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Govt departments the "weakest links" in national cyber security defences

Govt departments the "weakest links" in national cyber security defences

The cyber security minister promises to hammer down on security heads in response to report findings.

Federal cyber security minister, Dan Tehan

Federal cyber security minister, Dan Tehan

The Turnbull government has assured the nation it will hammer down on the heads of agency chiefs after a recent report found government departments to be the "weakest links" in Australia’s cyber-security national defences.

The Australian National University’s National Security College (NSC) and Macquarie Telecom Group surveyed 22 government agencies and 36 medium-sized businesses to discover “widespread frailties” in cyber-security at the executive layers within the public and private sector.

The report found executive knowledge of cyber risks such as malware, hacking, or data breaches, to be “inadequate”, with 40 per cent citing that there was poor knowledge at board level of risks like malware, data breaches and hacking.

Results also showed the private sector to be reluctant in its engagement with government cyber-security initiatives. Only 29 per cent of respondents would seek to report an attack if they lost client data and just 21 per cent cited their legal obligation as a reason to report an attack, the report found.

There is also rare consideration of cyber-risks within the public sector, with no agency heads reporting or reviewing cyber-risk management monthly or weekly, the report found.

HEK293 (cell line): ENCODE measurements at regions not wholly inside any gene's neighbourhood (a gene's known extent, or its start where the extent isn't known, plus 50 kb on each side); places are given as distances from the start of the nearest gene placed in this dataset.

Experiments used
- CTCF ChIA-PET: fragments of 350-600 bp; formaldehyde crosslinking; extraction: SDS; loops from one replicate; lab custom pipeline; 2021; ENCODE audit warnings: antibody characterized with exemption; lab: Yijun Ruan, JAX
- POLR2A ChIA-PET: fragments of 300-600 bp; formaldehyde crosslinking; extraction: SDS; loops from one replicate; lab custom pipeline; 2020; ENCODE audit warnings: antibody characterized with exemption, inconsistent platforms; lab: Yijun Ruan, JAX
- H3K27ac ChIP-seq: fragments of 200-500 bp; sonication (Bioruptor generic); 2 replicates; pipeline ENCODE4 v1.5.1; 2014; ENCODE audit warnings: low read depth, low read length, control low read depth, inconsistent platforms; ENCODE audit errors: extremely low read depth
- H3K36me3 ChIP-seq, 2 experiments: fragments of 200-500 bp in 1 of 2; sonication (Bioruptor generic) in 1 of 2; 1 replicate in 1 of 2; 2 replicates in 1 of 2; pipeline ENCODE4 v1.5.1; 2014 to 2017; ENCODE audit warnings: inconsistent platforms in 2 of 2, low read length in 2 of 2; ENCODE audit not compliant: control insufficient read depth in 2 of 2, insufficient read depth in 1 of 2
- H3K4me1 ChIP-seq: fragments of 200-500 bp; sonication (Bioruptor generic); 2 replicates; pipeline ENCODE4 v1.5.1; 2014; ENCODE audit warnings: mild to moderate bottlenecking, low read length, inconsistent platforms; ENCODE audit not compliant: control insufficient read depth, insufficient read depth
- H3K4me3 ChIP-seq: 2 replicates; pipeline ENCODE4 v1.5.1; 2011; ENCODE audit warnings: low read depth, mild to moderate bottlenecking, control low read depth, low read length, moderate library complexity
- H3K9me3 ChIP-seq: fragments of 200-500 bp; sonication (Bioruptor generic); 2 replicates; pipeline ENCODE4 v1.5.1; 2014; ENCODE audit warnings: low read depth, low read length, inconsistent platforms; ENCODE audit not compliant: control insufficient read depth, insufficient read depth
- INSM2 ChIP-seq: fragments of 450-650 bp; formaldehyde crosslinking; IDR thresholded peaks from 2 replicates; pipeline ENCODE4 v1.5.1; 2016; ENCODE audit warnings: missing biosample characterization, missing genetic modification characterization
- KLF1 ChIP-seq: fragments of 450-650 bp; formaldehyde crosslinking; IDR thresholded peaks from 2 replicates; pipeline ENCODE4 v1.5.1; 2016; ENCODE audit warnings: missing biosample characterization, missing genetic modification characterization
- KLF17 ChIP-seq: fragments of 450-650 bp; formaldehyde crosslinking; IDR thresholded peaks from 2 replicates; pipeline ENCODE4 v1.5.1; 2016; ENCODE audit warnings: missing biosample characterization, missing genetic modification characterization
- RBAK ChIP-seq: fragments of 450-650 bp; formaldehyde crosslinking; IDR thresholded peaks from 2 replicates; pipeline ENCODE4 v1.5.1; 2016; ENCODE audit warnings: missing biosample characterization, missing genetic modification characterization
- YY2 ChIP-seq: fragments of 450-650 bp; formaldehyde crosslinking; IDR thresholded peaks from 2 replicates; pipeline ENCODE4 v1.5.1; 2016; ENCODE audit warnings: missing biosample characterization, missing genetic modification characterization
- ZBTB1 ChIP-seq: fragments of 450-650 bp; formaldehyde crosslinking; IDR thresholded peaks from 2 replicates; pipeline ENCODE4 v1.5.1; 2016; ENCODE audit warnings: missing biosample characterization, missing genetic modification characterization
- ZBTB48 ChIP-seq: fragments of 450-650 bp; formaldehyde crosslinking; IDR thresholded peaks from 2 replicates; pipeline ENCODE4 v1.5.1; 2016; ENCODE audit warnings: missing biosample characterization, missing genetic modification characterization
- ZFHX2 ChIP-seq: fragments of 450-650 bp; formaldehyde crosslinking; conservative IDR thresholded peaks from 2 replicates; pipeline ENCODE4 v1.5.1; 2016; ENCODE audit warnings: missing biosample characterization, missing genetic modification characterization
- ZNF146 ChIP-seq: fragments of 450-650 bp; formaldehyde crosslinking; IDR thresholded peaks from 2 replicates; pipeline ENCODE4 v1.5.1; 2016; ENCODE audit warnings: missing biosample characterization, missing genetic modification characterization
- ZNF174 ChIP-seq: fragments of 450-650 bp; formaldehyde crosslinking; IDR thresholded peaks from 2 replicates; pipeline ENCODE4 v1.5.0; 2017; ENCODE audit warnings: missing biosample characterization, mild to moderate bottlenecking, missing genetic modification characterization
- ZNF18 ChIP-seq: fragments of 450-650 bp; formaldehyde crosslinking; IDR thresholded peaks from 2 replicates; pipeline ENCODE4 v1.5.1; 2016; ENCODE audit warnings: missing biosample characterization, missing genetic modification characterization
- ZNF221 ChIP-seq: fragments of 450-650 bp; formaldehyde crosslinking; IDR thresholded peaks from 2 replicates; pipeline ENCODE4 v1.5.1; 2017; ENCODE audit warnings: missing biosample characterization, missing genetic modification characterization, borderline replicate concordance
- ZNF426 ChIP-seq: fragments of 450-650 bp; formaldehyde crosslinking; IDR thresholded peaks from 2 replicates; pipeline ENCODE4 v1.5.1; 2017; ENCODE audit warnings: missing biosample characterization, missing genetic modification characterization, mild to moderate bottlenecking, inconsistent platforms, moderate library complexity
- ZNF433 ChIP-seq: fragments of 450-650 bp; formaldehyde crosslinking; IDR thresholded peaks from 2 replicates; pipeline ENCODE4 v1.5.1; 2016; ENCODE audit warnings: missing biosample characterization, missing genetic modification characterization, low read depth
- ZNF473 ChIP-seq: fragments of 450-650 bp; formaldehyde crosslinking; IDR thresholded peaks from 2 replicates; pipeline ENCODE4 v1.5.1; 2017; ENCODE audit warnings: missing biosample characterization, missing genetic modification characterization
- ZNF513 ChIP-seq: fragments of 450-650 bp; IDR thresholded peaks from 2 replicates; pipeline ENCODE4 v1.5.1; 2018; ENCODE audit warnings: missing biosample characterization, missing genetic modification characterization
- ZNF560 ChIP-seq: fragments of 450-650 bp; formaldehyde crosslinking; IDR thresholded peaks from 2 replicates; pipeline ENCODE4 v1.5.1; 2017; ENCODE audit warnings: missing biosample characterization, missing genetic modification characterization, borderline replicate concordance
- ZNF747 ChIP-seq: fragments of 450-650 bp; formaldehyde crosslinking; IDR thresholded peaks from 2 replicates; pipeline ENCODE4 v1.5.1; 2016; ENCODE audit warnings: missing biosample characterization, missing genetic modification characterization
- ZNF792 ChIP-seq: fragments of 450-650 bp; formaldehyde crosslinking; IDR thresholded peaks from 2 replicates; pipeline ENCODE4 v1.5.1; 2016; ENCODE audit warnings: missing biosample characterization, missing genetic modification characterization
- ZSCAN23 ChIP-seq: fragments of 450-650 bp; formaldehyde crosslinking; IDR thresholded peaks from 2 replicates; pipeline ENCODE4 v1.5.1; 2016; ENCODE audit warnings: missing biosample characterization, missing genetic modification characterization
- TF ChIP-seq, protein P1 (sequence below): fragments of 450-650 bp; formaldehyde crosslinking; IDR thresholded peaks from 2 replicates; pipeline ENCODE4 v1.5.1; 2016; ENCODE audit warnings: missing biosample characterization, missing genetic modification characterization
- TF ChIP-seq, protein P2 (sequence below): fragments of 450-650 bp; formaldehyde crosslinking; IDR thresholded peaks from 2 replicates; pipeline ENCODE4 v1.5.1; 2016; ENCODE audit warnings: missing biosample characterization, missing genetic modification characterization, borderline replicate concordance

In launching the report, Federal Minister Assisting the Prime Minister for Cyber Security, Dan Tehan, said the government would press department heads to urge them to strengthen their cyber-security awareness and management.

"What I will be doing is writing to all cabinet ministers asking them to point out to their departmental heads and agency heads the need for them to take cyber security very seriously," he told the ABC.

"[I will also urge] the need for them to make sure that there is reporting occurring at senior levels of the executive, and that there is someone responsible at the senior level of the executive for cyber security," he said.

Currently, cyber-crime is the second most-reported economic crime, affecting 32 per cent of organisations, at a cost to the Australian economy, estimated to be as high as $17 billion annually.

The report comes as Tehan reiterates the government's drive to working with the private sector in the aim of improving the country's cyber-security capabilities.

At the opening of Optus Business's new security operations centre on 2 November, Tehan said that continued investment from both the public and the private spheres is essential for the Prime Minister's cyber security strategy.

“The Australian Government recognises that cyber security is not a job that government can do alone," he said.

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Tags The ABCThe Australian National Universitycyber-securityMacquarie Telecom GroupturnbullThe National Security College

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